How to Properly Set Up Affiliate Links on Your WordPress Blog

When it comes to affiliate links, it’s a good idea to have them all in one logical structure so you can reuse them without looking out for them. 

This is especially important for any kind of affiliate links as each affiliate program uses a different link structure and it’s hard to remember the links. In this article I will show you how to easily set up your own link management system for WordPress.

Disclosure: Please note that some of the links in this post are affiliate links for products I use and love. This means if you click on such a link and take action (like subscribe, or make a purchase), I may receive some coffee money at no extra cost to you. This helps me creating more content free of charge to you. And, as an Amazon Associate, I earn from qualifying purchases. Thanks for your support!

I try to avoid WordPress plugins in general because they slow down the speed of my websites. These days, there are plugins for everything, even for mundane stuff you should be able to do manually.

When I was looking on the Internet for a way to manage my affiliate links, sure enough I discovered plugins for that, but I want to show you how to set this up manually.

Manual solution versus plugin

Manual management of affiliate links has one big advantage and it’s the speed. Every Plugin depends on the core code of WordPress. This means that before the plugin is able to execute itself, it needs to wait for the core to be fully loaded.

This fact adds precious seconds to the loading time of your website which has a negative effect of redirecting time as well, especially if your WordPress is running on slower hosting.

Manual management doesn’t depend on WordPress core at all, so it’s ultimately faster. On the other hand, you won’t get any statistics about the usage of your links, so if that’s what you’re after, you’re probably better off with slower solution offered by plugins.

Meet the .htaccess file

The method I’m about to show you here relies on the .htaccess feature of your web hosting provider so make sure that you can access and modify the .htaccess file.

The easiest way to check this out is to go to your File Manager and search for .htaccess file. It’s usually right inside your public\html directory within your WordPress installation. This file is hidden, as the dot at the beginning suggests, so make sure you can see hidden files.

If you can’t find this file, there are two possible reasons:

  • you just need to create it on your own and everything will work,
  • your hosting provider didn’t allow you to access this feature, in such case, ask him to make it available for you, or simply change the provider, I can assure you that Namecheap for example offers this feature automatically.

This is the link structure I chose because I think it makes sense to use natural language:

Some websites use /go or /out instead, but I like /likes the most. To create something similar, you need to create a new folder inside your root directory from which your website is served, typically inside the public\html directory.

I have a slightly different directory structure as I use as the so-called add-on domain, but that shouldn’t concern you:

Disallowing search engine crawlers

Next thing I added to the root is the robots.txt file where I wrote that the /likes/ directory shouldn’t be crawled by search engines:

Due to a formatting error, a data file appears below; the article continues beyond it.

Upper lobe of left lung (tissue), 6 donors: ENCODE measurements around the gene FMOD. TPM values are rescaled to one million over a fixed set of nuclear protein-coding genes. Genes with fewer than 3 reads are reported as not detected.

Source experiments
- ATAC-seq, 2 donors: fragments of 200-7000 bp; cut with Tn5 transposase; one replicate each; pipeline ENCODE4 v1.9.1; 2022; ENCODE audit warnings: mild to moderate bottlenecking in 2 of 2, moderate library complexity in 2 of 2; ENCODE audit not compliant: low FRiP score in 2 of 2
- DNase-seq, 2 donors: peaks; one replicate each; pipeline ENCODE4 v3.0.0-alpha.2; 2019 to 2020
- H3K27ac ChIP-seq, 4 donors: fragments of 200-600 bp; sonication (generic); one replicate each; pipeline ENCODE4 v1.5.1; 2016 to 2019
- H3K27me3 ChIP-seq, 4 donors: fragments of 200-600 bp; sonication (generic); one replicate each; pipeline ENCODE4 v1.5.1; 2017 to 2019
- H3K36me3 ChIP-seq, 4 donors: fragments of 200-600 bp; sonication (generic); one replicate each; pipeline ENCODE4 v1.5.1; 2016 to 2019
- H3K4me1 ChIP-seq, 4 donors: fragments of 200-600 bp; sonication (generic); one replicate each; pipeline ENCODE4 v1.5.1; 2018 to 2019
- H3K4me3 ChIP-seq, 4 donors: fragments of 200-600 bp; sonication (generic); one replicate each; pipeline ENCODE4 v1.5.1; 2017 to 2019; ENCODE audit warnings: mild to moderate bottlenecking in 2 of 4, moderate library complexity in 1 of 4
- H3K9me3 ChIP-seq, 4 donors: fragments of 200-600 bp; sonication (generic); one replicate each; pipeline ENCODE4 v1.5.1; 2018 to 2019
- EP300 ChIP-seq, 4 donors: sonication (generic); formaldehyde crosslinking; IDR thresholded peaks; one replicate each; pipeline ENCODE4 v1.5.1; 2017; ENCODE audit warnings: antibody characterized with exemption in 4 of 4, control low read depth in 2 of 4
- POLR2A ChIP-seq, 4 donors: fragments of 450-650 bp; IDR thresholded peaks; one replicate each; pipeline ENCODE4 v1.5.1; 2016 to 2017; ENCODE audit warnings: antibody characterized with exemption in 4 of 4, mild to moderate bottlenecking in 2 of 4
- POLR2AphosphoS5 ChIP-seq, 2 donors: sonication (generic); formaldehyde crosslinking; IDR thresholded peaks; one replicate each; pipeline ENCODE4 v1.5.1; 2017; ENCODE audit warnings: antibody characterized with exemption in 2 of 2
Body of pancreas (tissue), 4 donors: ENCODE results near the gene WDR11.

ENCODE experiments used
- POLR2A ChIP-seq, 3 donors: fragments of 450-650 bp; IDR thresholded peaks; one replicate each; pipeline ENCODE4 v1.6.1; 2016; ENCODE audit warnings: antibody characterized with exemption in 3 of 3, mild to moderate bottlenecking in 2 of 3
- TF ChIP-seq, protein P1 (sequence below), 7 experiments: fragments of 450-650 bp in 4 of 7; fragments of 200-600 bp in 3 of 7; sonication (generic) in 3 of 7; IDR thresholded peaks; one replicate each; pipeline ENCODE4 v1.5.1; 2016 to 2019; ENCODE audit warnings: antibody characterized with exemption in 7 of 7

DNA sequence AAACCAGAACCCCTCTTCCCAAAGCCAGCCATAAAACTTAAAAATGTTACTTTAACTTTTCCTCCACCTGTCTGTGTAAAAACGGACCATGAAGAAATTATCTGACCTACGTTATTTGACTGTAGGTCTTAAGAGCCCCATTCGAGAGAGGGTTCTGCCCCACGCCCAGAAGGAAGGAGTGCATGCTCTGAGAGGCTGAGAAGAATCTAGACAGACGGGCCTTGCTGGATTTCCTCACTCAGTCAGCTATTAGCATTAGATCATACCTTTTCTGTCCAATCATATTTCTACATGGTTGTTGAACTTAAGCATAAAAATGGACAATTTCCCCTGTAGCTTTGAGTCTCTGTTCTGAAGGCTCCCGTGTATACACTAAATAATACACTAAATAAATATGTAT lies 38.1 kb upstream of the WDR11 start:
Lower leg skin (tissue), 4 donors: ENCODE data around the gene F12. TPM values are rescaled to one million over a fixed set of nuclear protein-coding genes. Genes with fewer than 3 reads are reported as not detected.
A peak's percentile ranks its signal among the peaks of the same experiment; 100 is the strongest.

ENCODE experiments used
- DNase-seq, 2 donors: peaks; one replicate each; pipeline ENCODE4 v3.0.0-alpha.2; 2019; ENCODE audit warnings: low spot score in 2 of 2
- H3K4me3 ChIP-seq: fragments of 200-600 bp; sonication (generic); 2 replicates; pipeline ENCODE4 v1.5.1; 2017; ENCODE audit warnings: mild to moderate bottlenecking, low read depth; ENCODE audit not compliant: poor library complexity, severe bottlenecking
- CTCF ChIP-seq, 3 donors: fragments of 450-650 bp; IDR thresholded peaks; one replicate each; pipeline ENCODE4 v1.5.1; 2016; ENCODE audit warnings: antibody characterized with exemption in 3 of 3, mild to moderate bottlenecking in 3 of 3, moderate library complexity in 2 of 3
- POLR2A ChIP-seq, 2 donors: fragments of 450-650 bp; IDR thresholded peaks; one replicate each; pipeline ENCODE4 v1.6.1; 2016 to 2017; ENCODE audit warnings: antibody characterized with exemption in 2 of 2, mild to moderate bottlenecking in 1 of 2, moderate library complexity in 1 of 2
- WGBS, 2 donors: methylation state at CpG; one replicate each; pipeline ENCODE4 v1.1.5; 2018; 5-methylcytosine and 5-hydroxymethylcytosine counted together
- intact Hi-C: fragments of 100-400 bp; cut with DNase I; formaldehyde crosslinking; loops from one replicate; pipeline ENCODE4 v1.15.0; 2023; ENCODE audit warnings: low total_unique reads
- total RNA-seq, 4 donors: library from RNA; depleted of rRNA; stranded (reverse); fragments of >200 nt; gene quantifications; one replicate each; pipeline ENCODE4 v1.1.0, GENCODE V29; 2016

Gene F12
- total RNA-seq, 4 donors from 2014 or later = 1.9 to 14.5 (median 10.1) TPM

Disallow: /likes/

Read this article to learn more about robots.txt file and how it works with Google Search.

Redirecting logic

Inside the /likes/ directory, I have three files, two of them courtesy of Yoast.

.htaccess file contains the rewrite rules:

<IfModule mod_rewrite.c>
RewriteEngine On
RewriteRule ^index\.php$ - [L]
RewriteRule (.*) ./index.php?id=$1 [L]

index.php file contains the script made by Yoast:

$id      = isset( $_GET['id'] ) ? rtrim( trim( $_GET['id'] ), '/' ) : 'default';
$f    = fopen( 'redirects.txt', 'r' );
$urls    = array();
// The file didn't open correctly.
if ( !$f ) {
    echo 'Make sure you create your redirects.txt file and that it\'s readable by the redirect script.';
// Read the input file and parse it into an array
while( $data = fgetcsv( $f ) ) {
    if ( !isset( $data[0] ) || !isset( $data[1] ) )

    $key = trim( $data[0] );
    $val = trim( $data[1] );
    $urls[ $key ] = $val;
// Check if the given ID is set, if it is, set the URL to that, if not, default
$url = ( isset( $urls[ $id ] ) ) ? $urls[ $id ] : ( isset( $urls[ 'default' ] ) ? $urls[ 'default' ] : false );

if ( $url ) {
    header( "X-Robots-Tag: noindex, nofollow", true );
    header( "Location: " .  $url, 302 );
} else {
    echo '<p>Make sure yor redirects.txt file contains a default value, syntax:</p>
    <p>Where you should replace with your domain.</p>';

This file performs a 302 redirect. It also sends an X-Robots-Tag header to ensure that search engines will obey the noindex and no follow rules. You don’t need to understand these technical details, but they provide some extra security measure in case you forget to exclude the affiliate link in your robots.txt.

redirects.txt file contains my affiliate links:


This is the only file you need to modify so it contains your own links and not mine 🙂

The structure is pretty simple. You should always have a default link at the top of the list to ensure that your visitors aren’t redirected to a non-existing URL.

Below this default line, you have just the short name of the product you recommend followed by comma and the appropriate affiliate link. That’s it!

Now, whenever I use the link for example, I’m redirected to the appropriate affiliate link automatically, so I don’t have to remember that my referral number is 6502.

Pretty handy, right? 🙂